In lieu of an abstract, here is a brief excerpt of the content:

  • Literary Memory and the Moment of Modern Music
  • Aaron Yale Heisler (bio)

With the centenary of the sensational 1913 Paris premiere of Igor Stravinsky’s Le sacre du printemps upon us, scholars of the culture of modernity will increasingly have to confront the historical remoteness of this defining event of “modern” music. Recent debate in the United States Supreme Court, with congressional debate sure to follow, over whether Stravinsky’s ballet scores and other European works of similar vintage can be made subject to copyright protection encapsulates Le sacre’s uneasy position, straddling the private and the public domain, the avant-garde and the antique.1 Chronologically speaking, we are now very nearly as far removed from the debut of Le sacre as its first audience was from the debut of Beethoven’s Fifth Symphony; and Stravinsky’s music, vaunted in its day as a radical break from the European classical tradition, has become so securely institutionalized that to today’s students it amounts to little more than another piece in the classical repertoire—a status it has enjoyed for a long time now. Textbooks may still try to convince students of Le sacre’s distinction as an “unprecedented departure from established musical traditions”2; its unresolved dissonances may still thrill, or annoy, the classically-trained ear; but a century of musical developments has made the outraged reactions of some of its first hearers and critics seem quaint, even a little absurd. We can still appreciate the ballet’s innovative aspects, and its importance for modern music, dance, and art, but for most of us, this appreciation has to be sought from a position of historiographic retrospect. We return to the surviving original documentation of the ballet’s debut to assess the material truth of this indelible vignette of the time before the world [End Page 693] wars. The latter is the impulse behind scholarly efforts, which began in earnest in the 1980s, to situate the events of the premiere in the political and economic conditions of pre-war Paris, or to sort through the press reviews of Le sacre’s early runs and concert performances, or to “reconstruct” and reappraise Vaslav Nijinsky’s lost original choreography, to cite just a few examples.3 It is here, amid such historicist endeavors, that we as twenty-first century scholars have to begin, if we hope to understand the significance of this quintessentially twentieth-century artifact.

If this is now generally conceded, it is less well known that a similar condition of retrospective detachment has been a feature of the reception of Le sacre du printemps almost from the start, even before the ballet was ten years old. Responses to the ballet by Stravinsky’s literary contemporaries reveal as much. Partly, the historiographic slant of these early responses is a reflection of some qualities particular to Le sacre: namely, its unusual susceptibility to remaking and recontextualization, by its composer and by others, especially early in its history. This susceptibility is inextricably tied to sudden reversals in Le sacre’s popular and critical fortunes during the first decade or so of its performing life, which in turn contributed to its rapid attainment of classic status. Meanwhile, the institutionalization (and bourgeoisification) of Le sacre, which was well underway by the early 1920s, provided a platform from which literary modernists could reflect on the institutionalization that their own works were in the process of undergoing–or not undergoing, as the case may be. Implicit in this is a double perspective: the writers in question had to think of themselves both as practitioners of modern art, dependent upon its reception and commercial potential for their livelihood, and also as part of its general audience, shoulder to shoulder with the “bullet-headed many” who in Ezra Pound’s famous formulation “will never learn to trust their great artists.”4 It was a contradiction not all writers felt themselves able to resolve.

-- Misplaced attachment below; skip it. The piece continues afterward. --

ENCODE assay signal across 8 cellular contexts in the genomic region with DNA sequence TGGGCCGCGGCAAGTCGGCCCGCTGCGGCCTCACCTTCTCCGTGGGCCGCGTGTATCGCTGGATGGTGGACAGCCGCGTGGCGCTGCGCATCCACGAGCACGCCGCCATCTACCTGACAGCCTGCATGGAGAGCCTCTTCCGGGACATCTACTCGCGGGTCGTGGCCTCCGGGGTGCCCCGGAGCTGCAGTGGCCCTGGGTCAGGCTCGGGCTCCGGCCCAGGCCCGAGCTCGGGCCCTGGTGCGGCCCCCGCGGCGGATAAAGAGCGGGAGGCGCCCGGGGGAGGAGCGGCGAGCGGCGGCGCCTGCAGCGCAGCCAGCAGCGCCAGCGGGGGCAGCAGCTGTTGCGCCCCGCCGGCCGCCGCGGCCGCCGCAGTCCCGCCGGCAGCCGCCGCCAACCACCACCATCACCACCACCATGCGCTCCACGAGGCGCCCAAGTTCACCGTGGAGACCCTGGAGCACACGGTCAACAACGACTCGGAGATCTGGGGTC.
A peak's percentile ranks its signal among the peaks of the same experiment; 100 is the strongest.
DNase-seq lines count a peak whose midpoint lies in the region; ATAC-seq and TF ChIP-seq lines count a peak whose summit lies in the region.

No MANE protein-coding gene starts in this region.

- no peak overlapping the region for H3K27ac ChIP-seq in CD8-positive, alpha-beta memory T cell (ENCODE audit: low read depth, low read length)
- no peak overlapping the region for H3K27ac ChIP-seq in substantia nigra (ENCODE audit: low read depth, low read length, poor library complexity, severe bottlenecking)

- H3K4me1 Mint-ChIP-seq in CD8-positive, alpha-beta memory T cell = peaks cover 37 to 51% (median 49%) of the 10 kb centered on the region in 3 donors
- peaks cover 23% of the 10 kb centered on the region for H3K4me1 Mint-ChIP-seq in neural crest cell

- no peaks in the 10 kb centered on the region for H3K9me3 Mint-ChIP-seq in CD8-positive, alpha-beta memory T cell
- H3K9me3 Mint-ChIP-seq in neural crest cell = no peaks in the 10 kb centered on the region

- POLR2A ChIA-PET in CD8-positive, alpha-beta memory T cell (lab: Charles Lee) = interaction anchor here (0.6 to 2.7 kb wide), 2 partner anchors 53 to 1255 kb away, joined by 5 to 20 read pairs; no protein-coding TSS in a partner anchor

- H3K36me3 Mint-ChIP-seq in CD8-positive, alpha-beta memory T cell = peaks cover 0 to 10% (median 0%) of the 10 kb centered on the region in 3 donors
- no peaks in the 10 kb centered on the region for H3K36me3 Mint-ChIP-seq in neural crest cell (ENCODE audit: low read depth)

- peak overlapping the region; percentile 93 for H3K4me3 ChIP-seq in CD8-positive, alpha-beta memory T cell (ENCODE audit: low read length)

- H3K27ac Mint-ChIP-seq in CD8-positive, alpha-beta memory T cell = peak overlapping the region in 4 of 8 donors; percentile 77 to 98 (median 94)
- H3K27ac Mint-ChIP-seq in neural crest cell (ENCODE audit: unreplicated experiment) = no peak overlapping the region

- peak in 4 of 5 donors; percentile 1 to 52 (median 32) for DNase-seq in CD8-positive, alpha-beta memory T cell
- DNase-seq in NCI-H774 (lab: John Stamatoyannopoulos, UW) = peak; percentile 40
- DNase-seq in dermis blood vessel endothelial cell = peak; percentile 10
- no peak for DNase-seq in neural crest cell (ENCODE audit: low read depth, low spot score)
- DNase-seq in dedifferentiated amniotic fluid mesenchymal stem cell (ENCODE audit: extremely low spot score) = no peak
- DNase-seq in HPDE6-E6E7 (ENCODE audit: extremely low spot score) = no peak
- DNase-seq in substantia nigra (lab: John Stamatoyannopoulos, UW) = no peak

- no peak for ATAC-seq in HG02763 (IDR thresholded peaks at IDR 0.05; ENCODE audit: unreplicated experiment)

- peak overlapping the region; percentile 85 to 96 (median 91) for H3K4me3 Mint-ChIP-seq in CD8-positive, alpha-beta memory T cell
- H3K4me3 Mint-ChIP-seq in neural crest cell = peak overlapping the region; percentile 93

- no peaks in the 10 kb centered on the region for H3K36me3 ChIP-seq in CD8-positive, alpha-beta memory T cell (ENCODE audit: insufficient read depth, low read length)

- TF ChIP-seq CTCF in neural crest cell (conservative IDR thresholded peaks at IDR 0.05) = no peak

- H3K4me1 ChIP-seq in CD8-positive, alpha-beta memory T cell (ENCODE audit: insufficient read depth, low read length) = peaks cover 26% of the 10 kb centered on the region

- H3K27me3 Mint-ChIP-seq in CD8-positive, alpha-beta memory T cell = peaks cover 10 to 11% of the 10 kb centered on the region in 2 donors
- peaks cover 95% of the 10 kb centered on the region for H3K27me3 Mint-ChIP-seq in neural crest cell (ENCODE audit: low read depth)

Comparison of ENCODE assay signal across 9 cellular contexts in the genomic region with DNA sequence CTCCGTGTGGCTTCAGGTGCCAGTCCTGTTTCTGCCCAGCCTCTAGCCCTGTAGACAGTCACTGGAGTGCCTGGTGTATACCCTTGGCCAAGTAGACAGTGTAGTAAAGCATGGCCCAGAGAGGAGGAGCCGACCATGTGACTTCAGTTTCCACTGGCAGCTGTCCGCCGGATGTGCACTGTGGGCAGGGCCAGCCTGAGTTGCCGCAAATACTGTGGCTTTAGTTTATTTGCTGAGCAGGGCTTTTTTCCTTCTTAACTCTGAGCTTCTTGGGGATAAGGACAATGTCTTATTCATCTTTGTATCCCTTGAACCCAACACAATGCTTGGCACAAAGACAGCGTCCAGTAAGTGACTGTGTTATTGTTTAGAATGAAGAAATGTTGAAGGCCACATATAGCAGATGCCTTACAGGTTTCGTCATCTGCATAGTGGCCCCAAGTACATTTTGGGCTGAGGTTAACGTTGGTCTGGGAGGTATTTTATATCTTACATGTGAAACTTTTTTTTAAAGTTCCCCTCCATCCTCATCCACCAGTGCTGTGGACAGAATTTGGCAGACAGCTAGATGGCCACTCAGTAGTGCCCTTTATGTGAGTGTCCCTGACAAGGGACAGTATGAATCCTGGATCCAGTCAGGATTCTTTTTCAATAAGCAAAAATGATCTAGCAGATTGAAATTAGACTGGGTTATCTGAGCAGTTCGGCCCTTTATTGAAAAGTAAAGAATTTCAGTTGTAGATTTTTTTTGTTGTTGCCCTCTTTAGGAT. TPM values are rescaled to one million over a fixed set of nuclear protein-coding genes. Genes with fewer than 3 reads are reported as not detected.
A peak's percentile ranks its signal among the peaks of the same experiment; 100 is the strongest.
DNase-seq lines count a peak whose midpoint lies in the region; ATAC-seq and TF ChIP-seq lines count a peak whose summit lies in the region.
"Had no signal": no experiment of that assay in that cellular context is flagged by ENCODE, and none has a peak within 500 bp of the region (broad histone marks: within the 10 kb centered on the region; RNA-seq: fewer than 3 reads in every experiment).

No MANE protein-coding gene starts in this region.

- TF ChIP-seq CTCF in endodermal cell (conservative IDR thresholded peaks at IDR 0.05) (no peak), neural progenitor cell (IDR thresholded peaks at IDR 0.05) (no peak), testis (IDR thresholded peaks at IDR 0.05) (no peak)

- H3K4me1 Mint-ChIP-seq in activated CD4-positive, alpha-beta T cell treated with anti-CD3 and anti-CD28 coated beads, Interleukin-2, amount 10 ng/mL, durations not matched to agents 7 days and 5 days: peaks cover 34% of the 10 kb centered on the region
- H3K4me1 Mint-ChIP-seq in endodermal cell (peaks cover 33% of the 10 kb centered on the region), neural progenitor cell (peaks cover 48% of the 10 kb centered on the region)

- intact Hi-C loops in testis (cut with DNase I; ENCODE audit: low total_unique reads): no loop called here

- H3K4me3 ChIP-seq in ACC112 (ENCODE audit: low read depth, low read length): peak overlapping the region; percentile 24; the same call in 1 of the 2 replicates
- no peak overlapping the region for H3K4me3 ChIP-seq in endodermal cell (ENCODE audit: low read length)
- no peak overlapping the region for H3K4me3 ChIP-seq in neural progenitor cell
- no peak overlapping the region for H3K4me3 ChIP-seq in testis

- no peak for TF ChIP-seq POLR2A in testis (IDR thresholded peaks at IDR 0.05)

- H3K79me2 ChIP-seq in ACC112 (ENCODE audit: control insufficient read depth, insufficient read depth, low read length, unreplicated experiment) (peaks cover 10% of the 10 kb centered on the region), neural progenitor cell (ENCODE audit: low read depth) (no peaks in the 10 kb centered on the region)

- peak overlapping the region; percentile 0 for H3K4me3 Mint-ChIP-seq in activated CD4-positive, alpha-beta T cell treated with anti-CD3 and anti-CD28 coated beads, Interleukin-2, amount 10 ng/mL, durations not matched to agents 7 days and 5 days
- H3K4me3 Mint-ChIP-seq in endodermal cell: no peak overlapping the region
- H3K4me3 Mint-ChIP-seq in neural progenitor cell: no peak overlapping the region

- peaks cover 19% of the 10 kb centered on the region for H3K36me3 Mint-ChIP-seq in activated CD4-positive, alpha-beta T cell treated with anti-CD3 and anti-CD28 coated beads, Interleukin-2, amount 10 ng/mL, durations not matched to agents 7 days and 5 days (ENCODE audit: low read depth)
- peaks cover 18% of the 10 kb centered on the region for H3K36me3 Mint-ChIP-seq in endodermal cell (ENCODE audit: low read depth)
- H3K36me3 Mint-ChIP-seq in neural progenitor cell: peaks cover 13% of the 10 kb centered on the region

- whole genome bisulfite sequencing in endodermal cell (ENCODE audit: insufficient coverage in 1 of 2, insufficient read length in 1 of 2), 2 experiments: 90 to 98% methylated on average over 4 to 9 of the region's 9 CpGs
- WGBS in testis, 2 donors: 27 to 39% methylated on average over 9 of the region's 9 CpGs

In this essay, I examine a number of literary responses to Le sacre by authors who were active in Europe during the period of the ballet’s critical and popular reassessment. All of these texts, despite their considerable differences in treatment and wide chronological and geographic...


Additional Information

Print ISSN
pp. 693-715
Launched on MUSE
Open Access
Back To Top

This website uses cookies to ensure you get the best experience on our website. Without cookies your experience may not be seamless.